Existentialism and the Origins of Male Supremacy

“While women demand a new status, says [Simone] de Beauvoir, they are far from achieving it and the institutions of patriarchy are still largely intact. Not only have 'abstract rights' not been granted to women everywhere; abstract rights themselves have never sufficed to assure women a definite hold on the world. True equality, she adds, … Continue reading Existentialism and the Origins of Male Supremacy

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Gloria Steinem, Preface to “Women Respond to the Men’s Movement”

“Make no mistake about it: Women want a men’s movement. We are literally dying for it. If you doubt that, just listen to women’s desperate testimonies of hope that the men in our lives will become more nurturing toward children, more able to talk about emotions, less hooked on a spectrum of control that extends … Continue reading Gloria Steinem, Preface to “Women Respond to the Men’s Movement”

Trafficking, Prostitution and Inequality: A Public Lecture by Catharine MacKinnon

https://youtu.be/zpYegz1OqHA “Now, to be fair, most johns [buyers] know the women don’t enjoy it, and they [johns] know they [the women] are there out of economic necessity. They know they are buying their poverty, not their will. But - and get this - they consider that “consent”. This is what consent means. Someone they know … Continue reading Trafficking, Prostitution and Inequality: A Public Lecture by Catharine MacKinnon

Feminist Masculinity

“Feminist masculinity presupposes that it is enough for males to have value, that they do not have to “do,” to “perform,” to be affirmed and loved. Rather than defining strength as “power over,” feminist masculinity defines strength as one’s capacity to be responsible for self and others. This strength is a trait males and females … Continue reading Feminist Masculinity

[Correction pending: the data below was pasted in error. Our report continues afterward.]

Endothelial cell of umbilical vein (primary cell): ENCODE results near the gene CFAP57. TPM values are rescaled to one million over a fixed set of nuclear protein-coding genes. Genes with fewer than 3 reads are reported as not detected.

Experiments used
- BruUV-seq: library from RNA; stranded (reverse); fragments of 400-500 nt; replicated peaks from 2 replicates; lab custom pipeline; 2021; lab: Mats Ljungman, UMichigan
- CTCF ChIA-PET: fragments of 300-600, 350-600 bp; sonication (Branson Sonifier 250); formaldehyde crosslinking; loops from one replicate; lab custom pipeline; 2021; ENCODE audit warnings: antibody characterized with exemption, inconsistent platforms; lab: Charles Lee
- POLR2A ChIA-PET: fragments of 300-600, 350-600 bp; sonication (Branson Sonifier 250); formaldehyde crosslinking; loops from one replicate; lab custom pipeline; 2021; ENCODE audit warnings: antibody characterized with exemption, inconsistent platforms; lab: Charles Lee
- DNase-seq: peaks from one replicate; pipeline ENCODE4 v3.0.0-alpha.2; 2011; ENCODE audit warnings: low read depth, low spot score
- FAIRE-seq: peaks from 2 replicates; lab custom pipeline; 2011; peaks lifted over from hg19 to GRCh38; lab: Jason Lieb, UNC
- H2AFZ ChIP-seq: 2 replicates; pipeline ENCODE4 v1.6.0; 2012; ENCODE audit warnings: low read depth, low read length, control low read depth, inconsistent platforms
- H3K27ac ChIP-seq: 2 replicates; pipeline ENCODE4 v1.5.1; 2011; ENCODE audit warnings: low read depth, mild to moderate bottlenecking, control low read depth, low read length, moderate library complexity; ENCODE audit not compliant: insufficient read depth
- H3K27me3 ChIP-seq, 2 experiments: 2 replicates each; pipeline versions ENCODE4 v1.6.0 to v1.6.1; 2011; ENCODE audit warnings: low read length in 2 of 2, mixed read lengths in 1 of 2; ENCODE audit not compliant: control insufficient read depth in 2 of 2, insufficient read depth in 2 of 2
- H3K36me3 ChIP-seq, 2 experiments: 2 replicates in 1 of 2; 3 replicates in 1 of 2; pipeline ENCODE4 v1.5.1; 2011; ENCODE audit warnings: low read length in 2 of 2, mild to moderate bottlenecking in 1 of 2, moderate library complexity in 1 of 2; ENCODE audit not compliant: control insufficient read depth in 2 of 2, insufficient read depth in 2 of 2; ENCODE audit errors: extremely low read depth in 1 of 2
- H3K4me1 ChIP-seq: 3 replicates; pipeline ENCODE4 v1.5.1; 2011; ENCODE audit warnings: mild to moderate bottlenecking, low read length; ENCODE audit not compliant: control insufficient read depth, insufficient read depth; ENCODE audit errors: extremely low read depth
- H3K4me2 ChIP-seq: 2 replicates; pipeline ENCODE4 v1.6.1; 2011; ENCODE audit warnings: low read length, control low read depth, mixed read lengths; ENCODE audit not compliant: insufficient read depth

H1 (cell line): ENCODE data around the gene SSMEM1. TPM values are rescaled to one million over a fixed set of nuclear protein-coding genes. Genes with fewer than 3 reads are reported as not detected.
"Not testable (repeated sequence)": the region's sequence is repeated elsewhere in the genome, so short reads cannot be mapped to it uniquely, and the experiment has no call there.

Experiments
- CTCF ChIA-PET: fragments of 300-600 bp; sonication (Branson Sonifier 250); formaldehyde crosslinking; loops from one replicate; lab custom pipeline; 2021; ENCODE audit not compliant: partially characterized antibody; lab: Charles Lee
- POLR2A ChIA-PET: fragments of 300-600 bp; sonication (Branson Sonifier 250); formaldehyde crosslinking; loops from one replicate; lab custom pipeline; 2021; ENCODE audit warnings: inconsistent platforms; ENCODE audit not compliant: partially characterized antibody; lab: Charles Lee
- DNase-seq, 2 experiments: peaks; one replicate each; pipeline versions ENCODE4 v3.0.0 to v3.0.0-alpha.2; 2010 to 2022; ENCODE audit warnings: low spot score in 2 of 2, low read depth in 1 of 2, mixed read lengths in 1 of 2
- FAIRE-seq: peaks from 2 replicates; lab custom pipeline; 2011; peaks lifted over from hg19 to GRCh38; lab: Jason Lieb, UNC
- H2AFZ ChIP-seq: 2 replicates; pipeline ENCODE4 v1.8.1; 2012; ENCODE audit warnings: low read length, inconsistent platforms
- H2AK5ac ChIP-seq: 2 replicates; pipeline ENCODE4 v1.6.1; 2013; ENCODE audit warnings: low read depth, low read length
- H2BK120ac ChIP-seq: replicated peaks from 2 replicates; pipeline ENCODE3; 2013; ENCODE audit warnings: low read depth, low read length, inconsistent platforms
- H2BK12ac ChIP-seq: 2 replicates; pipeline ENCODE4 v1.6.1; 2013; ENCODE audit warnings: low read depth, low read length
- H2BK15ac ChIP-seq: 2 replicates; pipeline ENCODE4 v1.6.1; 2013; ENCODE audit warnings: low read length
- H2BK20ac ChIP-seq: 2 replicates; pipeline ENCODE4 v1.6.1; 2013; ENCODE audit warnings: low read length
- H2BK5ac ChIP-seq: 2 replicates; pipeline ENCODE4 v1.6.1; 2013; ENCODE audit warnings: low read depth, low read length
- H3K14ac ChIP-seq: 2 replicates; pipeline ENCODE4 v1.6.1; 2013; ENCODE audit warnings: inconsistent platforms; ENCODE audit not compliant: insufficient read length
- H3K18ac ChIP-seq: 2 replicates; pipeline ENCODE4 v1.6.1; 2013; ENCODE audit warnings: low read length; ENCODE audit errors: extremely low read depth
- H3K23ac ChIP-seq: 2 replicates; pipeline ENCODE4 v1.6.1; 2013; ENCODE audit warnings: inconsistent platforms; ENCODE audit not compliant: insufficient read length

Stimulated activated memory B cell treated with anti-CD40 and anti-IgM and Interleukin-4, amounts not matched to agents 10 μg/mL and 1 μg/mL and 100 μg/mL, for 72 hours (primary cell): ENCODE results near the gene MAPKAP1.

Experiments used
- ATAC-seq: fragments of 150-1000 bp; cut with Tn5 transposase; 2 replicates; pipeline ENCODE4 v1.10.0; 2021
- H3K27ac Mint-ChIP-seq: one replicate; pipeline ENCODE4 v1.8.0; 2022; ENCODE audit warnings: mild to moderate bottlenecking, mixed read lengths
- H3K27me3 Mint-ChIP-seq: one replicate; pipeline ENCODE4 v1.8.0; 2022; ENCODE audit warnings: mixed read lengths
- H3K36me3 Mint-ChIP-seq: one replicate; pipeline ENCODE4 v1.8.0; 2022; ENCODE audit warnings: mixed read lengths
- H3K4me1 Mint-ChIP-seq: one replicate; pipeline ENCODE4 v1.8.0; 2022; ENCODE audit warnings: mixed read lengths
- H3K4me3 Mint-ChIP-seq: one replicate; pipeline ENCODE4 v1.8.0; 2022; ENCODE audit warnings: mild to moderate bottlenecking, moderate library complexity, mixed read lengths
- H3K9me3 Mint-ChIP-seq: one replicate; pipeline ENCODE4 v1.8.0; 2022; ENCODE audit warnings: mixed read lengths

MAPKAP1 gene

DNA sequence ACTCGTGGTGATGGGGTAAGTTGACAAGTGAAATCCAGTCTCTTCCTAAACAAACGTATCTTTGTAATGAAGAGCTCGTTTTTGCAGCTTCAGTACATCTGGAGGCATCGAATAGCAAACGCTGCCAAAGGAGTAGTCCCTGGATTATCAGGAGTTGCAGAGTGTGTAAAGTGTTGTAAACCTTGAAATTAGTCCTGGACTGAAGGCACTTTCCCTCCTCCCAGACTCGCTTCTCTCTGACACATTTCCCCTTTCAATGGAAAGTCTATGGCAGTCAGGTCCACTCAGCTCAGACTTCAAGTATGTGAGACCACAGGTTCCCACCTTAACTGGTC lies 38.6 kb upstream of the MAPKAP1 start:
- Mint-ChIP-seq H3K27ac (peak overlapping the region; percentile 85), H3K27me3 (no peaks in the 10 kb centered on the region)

The Independent Woman

“[L]aw no longer includes obedience among a wife’s duties, and every woman citizen has become a voter; these civil liberties remain abstract if there is no corresponding economic autonomy; the kept woman--wife or mistress--is not freed from the male just because she has a ballot paper in her hands; while today’s customs impose fewer constraints … Continue reading The Independent Woman

The Macho Paradox

“Many people have rightly asked, “What is the macho paradox?” [...] If you are a man, it is a lot easier to be sexist and abusive toward women--or remain silent in the face of other men’s abuse--than it is to speak out against sexism. It is ironic that men who speak out against men’s violence … Continue reading The Macho Paradox

…And Man Created “Woman”: Representations of Women’s Bodies in Western Culture

“The 20-plus years of my professional life as clinical psychologist has been spent working with women who hate their bodies--women who feel “too fat,” although most of them are not “fat.” [...] They feel they have failed at being beautiful [...]. They have allowed me to see that their body hatred registers, silently, voicelessly, in … Continue reading …And Man Created “Woman”: Representations of Women’s Bodies in Western Culture

Revisiting Feminist Analyses of Men’s Violence

“Not all men need to use violence to reinforce their dominance. In fact, the more disadvantaged and marginalised men may use violence against women because it is the only form of dominance they can access. Upper-class and middle-class men often do not need to resort to violence against women as frequently because they have access … Continue reading Revisiting Feminist Analyses of Men’s Violence

What Is the Problem?

“Bacchi (1999) has been concerned for some years with the ways in which terms like ‘domestic violence’, ‘sexual harassment’ and ‘violence against women’ reflect particular representations of problems that often obscure or distort what the problem actually is. [...] I suggest that one of the key problems for addressing sexual and other forms of violence against … Continue reading What Is the Problem?

Criminology, ‘Crime Prevention’, and Rape

“Such ‘risk management’ or ‘rape avoidance’ approaches to sexual violence prevention are highly problematic for several reasons. First, risk management represents an inaccurate model of sexual violence victimisation, as even women who follow the safety guidelines may still become victims (see Carmody, 2006[*]; Lawson & Olle, 2006[**]; Neame, 2003[***]). Indeed, the list of behaviours women … Continue reading Criminology, ‘Crime Prevention’, and Rape